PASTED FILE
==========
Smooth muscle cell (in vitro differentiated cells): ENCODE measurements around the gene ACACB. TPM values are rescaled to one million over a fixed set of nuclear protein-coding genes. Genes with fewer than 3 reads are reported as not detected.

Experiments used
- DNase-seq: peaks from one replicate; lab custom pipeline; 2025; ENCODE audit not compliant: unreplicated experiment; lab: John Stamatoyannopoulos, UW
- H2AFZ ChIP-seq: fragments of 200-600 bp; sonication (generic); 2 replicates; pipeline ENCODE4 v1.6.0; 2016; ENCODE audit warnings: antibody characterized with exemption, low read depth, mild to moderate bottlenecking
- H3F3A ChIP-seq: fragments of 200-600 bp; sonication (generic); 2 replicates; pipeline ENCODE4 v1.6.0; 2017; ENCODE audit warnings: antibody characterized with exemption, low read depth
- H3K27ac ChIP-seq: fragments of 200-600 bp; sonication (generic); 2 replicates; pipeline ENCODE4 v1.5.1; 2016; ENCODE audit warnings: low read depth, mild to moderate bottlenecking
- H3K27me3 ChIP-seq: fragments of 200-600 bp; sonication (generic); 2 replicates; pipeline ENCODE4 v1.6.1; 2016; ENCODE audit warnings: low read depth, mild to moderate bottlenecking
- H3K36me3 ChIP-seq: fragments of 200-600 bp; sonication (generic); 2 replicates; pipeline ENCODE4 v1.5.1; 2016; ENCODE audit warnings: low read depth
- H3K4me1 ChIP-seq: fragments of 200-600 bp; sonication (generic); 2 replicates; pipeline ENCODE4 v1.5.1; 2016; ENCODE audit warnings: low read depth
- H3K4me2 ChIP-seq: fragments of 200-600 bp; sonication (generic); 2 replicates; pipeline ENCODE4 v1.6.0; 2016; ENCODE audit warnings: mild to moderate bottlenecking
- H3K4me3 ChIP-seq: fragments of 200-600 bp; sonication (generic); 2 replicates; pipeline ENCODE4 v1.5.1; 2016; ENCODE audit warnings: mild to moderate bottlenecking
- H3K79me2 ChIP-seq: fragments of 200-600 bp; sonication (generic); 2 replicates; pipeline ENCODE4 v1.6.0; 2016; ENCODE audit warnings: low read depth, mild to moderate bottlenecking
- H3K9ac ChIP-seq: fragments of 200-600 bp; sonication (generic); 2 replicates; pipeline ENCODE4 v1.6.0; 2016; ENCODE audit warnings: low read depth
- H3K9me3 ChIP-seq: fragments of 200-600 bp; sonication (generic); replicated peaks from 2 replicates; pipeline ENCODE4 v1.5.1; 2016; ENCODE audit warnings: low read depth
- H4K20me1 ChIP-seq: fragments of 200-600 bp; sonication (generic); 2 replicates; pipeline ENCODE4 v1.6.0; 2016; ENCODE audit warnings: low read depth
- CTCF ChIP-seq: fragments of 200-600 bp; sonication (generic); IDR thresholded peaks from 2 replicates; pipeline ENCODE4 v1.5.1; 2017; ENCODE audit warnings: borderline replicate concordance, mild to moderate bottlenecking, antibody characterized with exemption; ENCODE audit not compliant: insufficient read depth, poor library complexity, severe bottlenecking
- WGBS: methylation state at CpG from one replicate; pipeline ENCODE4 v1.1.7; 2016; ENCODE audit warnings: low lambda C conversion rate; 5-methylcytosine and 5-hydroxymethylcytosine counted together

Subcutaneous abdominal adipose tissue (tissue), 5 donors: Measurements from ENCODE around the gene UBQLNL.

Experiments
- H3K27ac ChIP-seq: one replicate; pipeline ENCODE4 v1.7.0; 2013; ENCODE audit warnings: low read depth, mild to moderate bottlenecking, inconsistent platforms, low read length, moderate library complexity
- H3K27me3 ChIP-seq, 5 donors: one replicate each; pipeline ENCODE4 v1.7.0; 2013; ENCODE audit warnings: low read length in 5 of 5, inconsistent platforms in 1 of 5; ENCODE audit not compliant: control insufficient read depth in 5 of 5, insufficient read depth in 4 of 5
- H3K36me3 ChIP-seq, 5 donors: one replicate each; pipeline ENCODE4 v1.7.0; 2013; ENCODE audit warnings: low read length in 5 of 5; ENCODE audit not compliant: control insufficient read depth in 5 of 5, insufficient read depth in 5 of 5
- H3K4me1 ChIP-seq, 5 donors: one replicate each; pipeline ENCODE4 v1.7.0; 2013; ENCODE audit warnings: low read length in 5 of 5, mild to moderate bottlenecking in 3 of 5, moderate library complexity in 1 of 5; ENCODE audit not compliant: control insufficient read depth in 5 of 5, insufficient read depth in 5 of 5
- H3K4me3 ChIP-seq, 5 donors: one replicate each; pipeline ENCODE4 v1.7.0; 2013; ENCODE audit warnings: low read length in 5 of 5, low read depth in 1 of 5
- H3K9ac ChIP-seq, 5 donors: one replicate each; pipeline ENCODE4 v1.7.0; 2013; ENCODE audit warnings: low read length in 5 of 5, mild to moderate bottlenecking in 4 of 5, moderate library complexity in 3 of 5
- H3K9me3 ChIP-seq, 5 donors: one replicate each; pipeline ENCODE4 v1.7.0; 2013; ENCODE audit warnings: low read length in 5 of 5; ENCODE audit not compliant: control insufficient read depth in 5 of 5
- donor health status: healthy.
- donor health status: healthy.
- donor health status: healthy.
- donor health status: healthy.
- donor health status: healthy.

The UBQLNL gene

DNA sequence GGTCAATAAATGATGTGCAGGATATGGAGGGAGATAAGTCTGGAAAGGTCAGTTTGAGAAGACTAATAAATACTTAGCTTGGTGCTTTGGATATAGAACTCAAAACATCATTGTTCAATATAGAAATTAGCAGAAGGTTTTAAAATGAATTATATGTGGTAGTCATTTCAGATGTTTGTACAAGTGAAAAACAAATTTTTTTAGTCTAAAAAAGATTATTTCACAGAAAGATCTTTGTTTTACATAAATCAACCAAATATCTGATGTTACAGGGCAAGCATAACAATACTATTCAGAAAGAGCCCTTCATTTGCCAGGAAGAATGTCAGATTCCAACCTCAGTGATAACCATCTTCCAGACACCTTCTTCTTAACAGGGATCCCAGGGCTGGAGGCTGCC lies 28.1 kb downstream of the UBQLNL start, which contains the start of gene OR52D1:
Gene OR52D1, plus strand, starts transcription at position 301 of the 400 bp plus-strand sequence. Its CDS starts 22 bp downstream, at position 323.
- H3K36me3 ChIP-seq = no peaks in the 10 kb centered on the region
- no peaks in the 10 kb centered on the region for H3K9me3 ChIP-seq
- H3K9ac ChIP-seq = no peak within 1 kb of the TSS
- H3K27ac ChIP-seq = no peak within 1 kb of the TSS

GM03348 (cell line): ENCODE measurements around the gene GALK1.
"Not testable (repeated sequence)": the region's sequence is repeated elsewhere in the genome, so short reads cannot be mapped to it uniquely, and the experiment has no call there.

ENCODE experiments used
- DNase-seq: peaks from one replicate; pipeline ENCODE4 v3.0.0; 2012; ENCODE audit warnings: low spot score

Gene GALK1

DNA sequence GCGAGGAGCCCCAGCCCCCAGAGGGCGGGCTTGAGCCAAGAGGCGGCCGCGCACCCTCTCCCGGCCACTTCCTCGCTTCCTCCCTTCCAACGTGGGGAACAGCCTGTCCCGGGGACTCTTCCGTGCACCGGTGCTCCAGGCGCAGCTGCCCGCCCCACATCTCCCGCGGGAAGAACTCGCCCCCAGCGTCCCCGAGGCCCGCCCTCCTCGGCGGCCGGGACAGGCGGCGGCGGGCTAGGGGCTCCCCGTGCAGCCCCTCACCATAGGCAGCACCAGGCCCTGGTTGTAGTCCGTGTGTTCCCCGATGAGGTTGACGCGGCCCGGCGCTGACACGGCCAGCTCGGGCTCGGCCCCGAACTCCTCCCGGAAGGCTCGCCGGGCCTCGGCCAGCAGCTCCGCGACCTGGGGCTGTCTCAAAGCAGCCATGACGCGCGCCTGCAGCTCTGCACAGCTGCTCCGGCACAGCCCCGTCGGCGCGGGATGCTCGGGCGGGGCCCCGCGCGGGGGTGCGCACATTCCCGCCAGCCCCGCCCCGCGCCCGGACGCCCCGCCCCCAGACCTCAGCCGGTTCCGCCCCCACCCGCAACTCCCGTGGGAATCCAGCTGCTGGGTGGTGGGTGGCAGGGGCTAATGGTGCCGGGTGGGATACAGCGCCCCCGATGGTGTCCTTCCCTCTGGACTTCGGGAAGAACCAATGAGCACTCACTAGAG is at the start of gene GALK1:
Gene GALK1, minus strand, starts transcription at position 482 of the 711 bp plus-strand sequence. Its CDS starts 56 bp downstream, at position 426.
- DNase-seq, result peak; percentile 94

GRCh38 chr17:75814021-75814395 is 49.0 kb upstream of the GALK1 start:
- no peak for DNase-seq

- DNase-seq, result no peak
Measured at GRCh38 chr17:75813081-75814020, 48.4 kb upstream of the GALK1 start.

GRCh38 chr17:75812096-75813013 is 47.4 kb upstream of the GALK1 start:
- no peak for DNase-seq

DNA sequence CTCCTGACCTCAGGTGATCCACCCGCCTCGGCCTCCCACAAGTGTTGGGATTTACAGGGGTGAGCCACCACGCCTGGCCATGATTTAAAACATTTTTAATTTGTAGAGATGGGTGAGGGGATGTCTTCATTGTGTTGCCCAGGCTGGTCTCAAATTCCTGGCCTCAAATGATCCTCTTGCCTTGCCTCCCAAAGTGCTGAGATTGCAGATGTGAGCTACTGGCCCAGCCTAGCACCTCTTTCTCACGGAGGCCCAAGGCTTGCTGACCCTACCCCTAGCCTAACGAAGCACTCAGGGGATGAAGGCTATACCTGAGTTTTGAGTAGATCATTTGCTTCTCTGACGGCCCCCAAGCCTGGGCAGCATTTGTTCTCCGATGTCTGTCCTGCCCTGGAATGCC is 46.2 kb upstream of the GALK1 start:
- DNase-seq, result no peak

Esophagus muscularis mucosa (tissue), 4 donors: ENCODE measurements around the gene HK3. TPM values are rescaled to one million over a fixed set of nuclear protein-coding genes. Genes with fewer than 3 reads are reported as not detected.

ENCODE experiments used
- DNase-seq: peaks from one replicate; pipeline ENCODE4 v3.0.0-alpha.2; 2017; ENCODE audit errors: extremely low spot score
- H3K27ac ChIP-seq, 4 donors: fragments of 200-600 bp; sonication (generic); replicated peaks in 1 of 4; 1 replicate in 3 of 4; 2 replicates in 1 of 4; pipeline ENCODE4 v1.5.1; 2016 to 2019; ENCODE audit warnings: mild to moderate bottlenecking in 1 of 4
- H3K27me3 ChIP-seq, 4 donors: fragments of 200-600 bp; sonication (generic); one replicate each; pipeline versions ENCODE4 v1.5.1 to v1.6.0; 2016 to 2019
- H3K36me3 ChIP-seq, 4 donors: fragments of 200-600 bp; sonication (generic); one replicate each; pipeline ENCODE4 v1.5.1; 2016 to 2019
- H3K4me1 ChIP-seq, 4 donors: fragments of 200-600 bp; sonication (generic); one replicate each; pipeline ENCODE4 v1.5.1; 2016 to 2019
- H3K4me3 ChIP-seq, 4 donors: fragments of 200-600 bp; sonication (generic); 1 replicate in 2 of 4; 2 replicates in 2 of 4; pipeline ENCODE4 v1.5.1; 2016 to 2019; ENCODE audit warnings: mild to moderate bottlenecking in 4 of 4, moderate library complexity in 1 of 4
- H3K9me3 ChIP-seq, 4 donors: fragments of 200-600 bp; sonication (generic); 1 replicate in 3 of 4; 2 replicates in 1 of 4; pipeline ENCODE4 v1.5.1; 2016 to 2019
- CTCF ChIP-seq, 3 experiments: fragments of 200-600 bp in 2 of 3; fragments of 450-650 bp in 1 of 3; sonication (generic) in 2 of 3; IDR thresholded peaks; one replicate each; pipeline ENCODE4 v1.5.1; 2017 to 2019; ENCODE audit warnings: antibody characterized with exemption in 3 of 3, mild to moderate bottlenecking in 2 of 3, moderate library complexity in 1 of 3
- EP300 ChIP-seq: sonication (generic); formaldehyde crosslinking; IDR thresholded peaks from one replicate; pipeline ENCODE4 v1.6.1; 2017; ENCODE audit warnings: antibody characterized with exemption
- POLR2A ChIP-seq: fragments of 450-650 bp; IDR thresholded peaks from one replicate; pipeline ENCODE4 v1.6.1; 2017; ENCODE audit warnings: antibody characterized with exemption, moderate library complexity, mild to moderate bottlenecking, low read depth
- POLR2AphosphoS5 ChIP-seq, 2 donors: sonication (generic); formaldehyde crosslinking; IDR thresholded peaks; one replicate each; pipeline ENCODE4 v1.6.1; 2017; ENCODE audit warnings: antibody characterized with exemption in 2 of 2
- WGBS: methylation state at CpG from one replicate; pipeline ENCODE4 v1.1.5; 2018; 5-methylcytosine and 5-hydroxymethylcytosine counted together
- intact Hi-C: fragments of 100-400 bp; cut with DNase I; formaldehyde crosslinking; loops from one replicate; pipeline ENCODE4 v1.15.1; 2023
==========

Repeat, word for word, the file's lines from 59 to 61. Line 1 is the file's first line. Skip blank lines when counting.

- H3K27me3 ChIP-seq, 4 donors: fragments of 200-600 bp; sonication (generic); one replicate each; pipeline versions ENCODE4 v1.5.1 to v1.6.0; 2016 to 2019
- H3K36me3 ChIP-seq, 4 donors: fragments of 200-600 bp; sonication (generic); one replicate each; pipeline ENCODE4 v1.5.1; 2016 to 2019
- H3K4me1 ChIP-seq, 4 donors: fragments of 200-600 bp; sonication (generic); one replicate each; pipeline ENCODE4 v1.5.1; 2016 to 2019